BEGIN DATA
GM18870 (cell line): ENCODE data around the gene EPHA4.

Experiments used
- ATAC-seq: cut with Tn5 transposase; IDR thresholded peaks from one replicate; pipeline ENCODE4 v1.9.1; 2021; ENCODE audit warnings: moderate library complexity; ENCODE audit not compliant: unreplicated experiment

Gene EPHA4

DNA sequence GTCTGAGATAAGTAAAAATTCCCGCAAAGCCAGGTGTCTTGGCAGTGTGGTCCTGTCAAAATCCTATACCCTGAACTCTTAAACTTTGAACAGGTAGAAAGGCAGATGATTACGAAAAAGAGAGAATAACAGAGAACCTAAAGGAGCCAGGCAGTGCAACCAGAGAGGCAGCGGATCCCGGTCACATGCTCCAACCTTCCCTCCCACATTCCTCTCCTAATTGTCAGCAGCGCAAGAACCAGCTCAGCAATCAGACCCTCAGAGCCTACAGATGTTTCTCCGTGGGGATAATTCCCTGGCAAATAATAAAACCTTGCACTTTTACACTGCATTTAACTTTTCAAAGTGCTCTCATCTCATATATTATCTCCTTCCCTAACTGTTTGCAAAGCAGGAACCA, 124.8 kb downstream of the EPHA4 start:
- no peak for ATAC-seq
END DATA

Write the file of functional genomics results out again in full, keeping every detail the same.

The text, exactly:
GM18870 (cell line): ENCODE data around the gene EPHA4.

Experiments used
- ATAC-seq: cut with Tn5 transposase; IDR thresholded peaks from one replicate; pipeline ENCODE4 v1.9.1; 2021; ENCODE audit warnings: moderate library complexity; ENCODE audit not compliant: unreplicated experiment

Gene EPHA4

DNA sequence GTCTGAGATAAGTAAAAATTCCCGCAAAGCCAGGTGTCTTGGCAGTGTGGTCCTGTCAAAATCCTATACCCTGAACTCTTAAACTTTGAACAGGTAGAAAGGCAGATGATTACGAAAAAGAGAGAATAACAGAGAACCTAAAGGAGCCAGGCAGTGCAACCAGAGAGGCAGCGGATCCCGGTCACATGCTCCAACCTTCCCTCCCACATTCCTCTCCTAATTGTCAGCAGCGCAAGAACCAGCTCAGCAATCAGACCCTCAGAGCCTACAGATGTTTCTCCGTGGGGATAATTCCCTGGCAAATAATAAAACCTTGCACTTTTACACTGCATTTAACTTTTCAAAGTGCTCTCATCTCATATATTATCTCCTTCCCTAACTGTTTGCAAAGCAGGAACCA, 124.8 kb downstream of the EPHA4 start:
- no peak for ATAC-seq